Income for services rendered is not considered profit.  Profit refers to the return given to owners/investors who are not involved in the mission of meeting medical needs.

For health care, we would expect private clinicians (doctors, nurse practitioners, physical therapists, nutritionists, etc.) to be in clinician-owned private practices, either soloists or group practices but owned by the clinicians, not owned by for-profit corporations.  Alternatively, if state law allows, they might be employed by a non-profit, such as a non-profit hospital, if the non-profit is acting as a mission-driven non-profit that returns “excess revenues” to working on their mission.  Some states have “corporate practice of medicine laws” that, for reasons of conflict of interest, do not allow employment of physicians by any corporations, including hospitals, but some allow them to be employed by some non-profit corporations.

There might also be private non-profit corporations that provide health care-related goods and services, but our position focuses on providing a basis to advocate against for-profit ownership or administration of health care goods and services.  Any time you invoke the name of the League, you must be sure your action does not conflict with any League position, or with League values.  So if a health care good is currently being privately delivered, even if it is for-profit, if it is accessible to those who need it and affordable for the individual and the public funding source (if there is public funding), then your board would need to consider the purpose and potential outcome of advocacy to de-privatize the product, and whether that advocacy is appropriate.

In our study, we determined that health care does not follow free market principles and should not have the profit motive impairing access to health care, so Leagues should be empowered to advocate against policies that allow profit from health care.  We did not study whether other public goods and services should only be non-profit.  

Our study did bring us to the conclusion that for public goods, if they are not meeting the criteria set out in the current Position on Privatization, as outlined in Impact on Issues on page 67-68, then we should be able to advocate for de-privatizing.

For example, couldn’t an administration (state or federal) that is unfriendly to women’s reproductive health services–which are currently delivered and have always been through the private sector–introduces a state or federal bill accusing such services of “failing to deliver” using bogus criteria–the waiting times for appointments are too long, the prices are not transparent, etc. They could argue that the LWV agrees (!), due to the League’s new deprivatization concurrence.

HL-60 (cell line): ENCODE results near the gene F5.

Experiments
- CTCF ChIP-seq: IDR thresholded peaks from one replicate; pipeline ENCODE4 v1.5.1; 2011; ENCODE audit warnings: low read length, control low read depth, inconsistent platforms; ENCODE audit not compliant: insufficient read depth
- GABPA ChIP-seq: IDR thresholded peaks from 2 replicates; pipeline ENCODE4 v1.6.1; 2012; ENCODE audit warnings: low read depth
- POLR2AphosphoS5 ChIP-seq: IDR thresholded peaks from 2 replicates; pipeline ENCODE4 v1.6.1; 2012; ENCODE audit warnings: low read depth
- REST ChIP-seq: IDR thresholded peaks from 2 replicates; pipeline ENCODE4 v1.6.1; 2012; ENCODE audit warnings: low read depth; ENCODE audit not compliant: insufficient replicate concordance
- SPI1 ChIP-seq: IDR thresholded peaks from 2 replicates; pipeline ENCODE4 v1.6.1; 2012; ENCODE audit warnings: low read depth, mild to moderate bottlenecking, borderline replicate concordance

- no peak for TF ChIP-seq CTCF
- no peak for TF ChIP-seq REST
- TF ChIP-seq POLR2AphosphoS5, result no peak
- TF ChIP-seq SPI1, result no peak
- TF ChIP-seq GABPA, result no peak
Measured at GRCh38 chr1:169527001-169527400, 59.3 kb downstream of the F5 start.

A6. In this regard, we might distinguish “historically private health services” from those turned over to private hands by the Center for Medicare and Medicaid Sevices by contract.  (Medicare and Medicaid are two of the most prominent examples.)  Private corporations were given the contracts on the basis that they would save the Center for Medicare Services (CMS) and taxpayers money with no loss in quality or equity–and they haven’t lived up to their contracts, ie. they have failed to deliver. (That is already envisioned in the LWVUS position in the bullets below in A7.)

One might consider that these criteria apply to returning a health service back to government control after it’s been privatized, not to initiating a process for bringing historically private health services under government control.

As one might point out, unlike entities with contracts to privatize, entities that are not bound by a contract may not have a clear-cut criterion for failing to deliver.

However, the VT study also considered whether the same criteria in the position–for turning something public over to private hands–also apply for a service being provided privately (without a specific contract). That is, if they don’t meet the criteria in the position of transparency, accountability, ensuring the public good etc, lawmakers may want to make laws to put those services into a public program, and this position update would allow League members to support them if they wanted to.  (The study is not yet published. We will have to consult it later–as soon as we can.)

A7.  Criteria that speak to this are found in the current LWVUS position: The VT position operationalizes what has just been envisioned, it clearly provides consequences for failing to live up to the considerations–namely that “the services or assets will be returned to the government.”

The there 2 sources of such criteria in the current LWVUS position:

from: page 68 of Impact on Issues

Support Vermont's New Position on Privatization

Health Care Reform for the US